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Excision   Listen
Excision  n.  
The act of excising or cutting out or off; extirpation; destruction. "Such conquerors are the instruments of vengeance on those nations that have... grown ripe for excision."
(Eccl.) The act of cutting off from the church; excommunication.
(Surg.) The removal, especially of small parts, with a cutting instrument.

Collaborative International Dictionary of English 0.48

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"Excision" Quotes from Famous Books

... any other thing, which on week-days is allowed. Because the festivals are symbols of spiritual joy and of our gratitude to God, we must not therefore give up the fixed assemblies at the proper seasons of the year. Nor, because circumcision symbolizes the excision of all lusts and passions, and the destruction of the impious opinion according to which the mind imagines that it is itself capable of production, must we therefore abolish the law of fleshly circumcision. We should have to neglect the service ...
— Philo-Judaeus of Alexandria • Norman Bentwich

... superintendent of schools, saw the bodies of two men and a woman on the road, six miles south of Karanglan, who had been killed only a few moments before. The heads of these victims had been taken and their breasts completely opened by a triangular excision, the apex at the collar bone and the lower points at the nipples, through which the heart and lungs had been removed and carried away. As late as a year ago (1909), on the trail to San Jose and Punkan, I saw the spot where shortly before four men were ...
— The Negrito and Allied Types in the Philippines and The Ilongot or Ibilao of Luzon • David P. Barrows

... lives are only varied by varieties of cruelty; whose favourite amusement is to nail dogs to tables and open them alive; to try how long life may be continued in various degrees of mutilation, or with the excision or laceration of the vital parts; to examine whether burning irons are felt more acutely by the bone or tendon; and whether the more lasting agonies are produced by poison forced into the mouth, or injected ...
— The Works of Samuel Johnson in Nine Volumes - Volume IV: The Adventurer; The Idler • Samuel Johnson

... 2. Excision of the bitten parts, or free incision through the wounds made by the poison-teeth, subsequently encouraging the bleeding by warm solutions to favor the escape of ...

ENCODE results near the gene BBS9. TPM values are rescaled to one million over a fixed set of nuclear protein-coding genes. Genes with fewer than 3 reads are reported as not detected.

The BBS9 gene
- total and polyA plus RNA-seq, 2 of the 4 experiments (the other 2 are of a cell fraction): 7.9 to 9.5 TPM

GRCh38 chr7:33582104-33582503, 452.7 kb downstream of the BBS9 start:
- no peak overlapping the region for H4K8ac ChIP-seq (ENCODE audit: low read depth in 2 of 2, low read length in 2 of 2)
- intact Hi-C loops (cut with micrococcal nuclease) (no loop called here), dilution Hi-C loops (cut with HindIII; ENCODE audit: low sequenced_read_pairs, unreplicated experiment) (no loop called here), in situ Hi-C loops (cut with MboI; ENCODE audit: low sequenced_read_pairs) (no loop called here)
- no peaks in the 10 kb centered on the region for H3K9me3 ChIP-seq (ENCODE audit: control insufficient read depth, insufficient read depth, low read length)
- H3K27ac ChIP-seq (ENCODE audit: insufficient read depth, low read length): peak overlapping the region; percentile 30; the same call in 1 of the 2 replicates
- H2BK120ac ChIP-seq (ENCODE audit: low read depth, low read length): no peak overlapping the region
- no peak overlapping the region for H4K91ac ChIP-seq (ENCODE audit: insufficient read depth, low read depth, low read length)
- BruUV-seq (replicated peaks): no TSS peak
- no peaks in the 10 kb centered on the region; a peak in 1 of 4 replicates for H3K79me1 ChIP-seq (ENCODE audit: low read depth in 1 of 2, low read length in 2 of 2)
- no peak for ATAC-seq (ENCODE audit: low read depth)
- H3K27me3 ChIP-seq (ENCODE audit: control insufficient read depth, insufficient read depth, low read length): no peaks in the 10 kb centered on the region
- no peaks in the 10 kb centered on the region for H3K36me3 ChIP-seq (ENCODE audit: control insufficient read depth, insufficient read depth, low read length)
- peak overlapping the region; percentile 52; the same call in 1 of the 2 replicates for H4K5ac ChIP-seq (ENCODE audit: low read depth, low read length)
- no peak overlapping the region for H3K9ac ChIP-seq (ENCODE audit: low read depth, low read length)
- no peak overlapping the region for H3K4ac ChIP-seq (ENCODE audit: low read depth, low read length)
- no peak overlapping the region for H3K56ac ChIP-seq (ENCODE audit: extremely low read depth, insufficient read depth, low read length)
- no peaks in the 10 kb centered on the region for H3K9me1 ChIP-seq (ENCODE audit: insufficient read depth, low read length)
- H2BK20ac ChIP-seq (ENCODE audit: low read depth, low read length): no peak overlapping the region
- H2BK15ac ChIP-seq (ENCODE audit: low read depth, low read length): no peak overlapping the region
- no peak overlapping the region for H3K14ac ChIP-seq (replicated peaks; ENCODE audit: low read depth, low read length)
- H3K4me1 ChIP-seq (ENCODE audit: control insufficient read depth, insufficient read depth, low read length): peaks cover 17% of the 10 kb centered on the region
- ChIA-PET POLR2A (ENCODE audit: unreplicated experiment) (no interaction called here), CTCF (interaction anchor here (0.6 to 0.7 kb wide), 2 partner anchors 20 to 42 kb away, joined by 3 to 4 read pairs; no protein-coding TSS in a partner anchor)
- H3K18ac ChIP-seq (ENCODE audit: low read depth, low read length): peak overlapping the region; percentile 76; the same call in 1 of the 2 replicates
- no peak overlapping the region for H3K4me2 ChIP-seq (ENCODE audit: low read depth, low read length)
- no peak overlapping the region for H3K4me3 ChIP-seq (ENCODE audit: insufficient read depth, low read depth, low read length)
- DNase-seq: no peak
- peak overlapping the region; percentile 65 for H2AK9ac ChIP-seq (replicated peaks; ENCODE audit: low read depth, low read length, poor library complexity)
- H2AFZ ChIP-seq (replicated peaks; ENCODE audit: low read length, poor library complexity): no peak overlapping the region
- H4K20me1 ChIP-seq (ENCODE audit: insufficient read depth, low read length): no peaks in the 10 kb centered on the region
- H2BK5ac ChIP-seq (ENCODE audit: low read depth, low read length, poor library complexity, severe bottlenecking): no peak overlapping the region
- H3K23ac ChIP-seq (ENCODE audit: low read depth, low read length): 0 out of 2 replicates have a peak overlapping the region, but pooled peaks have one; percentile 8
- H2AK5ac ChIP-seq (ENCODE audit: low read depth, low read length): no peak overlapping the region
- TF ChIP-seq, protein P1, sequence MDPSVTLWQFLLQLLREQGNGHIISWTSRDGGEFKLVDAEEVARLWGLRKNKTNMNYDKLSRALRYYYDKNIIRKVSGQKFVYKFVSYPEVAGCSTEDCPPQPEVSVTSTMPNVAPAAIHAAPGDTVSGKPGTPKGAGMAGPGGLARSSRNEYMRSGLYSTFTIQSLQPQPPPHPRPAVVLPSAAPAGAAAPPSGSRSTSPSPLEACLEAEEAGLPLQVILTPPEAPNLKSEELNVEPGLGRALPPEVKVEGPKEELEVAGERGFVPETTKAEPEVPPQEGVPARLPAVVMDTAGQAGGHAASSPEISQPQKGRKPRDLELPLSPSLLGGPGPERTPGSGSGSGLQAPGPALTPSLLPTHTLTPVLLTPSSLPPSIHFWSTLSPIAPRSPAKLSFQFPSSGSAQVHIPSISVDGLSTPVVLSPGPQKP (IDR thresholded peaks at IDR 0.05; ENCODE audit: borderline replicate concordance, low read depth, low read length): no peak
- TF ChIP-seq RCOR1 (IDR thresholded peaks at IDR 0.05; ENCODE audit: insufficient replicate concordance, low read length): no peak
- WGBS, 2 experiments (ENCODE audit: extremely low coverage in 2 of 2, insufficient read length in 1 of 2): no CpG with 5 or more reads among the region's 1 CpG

— The Prairie Traveler - A Hand-book for Overland Expeditions • Randolph Marcy

... slavery the Civil War came, and that contest developed a heroism on both sides, in the people from the North and the people from the South, that evokes the admiration of all Americans for American courage, self-sacrifice, and patriotism. But when slavery was abolished by the war the excision of the cancer left a wound that must necessarily be a long time in healing. Nearly 5,000,000 slaves were freed; but 5 per cent. of them could read or write; a much smaller percentage were skilled laborers. They were but as children in meeting the stern responsibilities of life ...
— The South and the National Government • William Howard Taft

... Nonaddition. Subtraction. - N. subtraction, subduction|!; deduction, retrenchment; removal, withdrawal; ablation, sublation[obs3]; abstraction &c. (taking) 789; garbling,, &c. v. mutilation, detruncation[obs3]; amputation; abscission, excision, recision; curtailment &c. 201; minuend, subtrahend; decrease &c. 36; abrasion. V. subduct, subtract; deduct, deduce; bate, retrench; remove, withdraw, take from, take away; detract. garble, mutilate, ...
— Roget's Thesaurus

... painful process to those who are forced from day to day to take part in it. We shall not shrink from it. But when that process is over, when the Finance Bill leaves the House of Commons, I think you will agree with me that it ought to leave the House of Commons in its final form. No amendments, no excision, no modifying or mutilating will be agreed to by us. We will stand no mincing, and unless Lord Lansdowne and his landlordly friends choose to eat their own mince, Parliament will be dissolved, and we shall ...
— Liberalism and the Social Problem • Winston Spencer Churchill

... government to unite them together; and no mortal power can disconnect them. Sooner or later every transgressor must be humbled; he must fall—by judgment, or by penitence—before the sword of excision, or into the arms of mercy. Happy for us if external visitations produce internal prostration of spirit; if, instead of stiffening ourselves into resistance, we bend to the inflictions of parental chastisement; and if ...
— Female Scripture Biographies, Vol. I • Francis Augustus Cox

... augmented bulk of the volumes. There has been some excision, but the additions visibly and palpably preponderate. The truth is that since the completion of the first edition, just four years ago, large additions have been made to the stock of our knowledge bearing on the subjects of this Book; and how these ...
— The Travels of Marco Polo Volume 1 • Marco Polo and Rustichello of Pisa

Words linked to "Excision" :   thyroidectomy, meniscectomy, extirpation, ovariectomy, stapedectomy, ophthalmectomy, vasectomy, oophorectomy, appendicectomy, lithotomy, pulling, surgical procedure, pneumonectomy, proscription, redaction, nephrectomy, deletion, excommunication, cutting out, cut, banishment, operation, cholecystectomy, endarterectomy, oophorosalpingectomy, embolectomy, vulvectomy, appendectomy, surgical operation, hysterectomy, mastectomy, thrombectomy, prostatectomy, mastoidectomy, editing, hypophysectomy, lobectomy, orchiectomy, surgical process, sympathectomy, pull, enervation, ablation, deracination, neurectomy, adenoidectomy, suprarenalectomy, clitoridectomy, splenectomy, orchidectomy, surgery, laryngectomy, lumpectomy, septectomy

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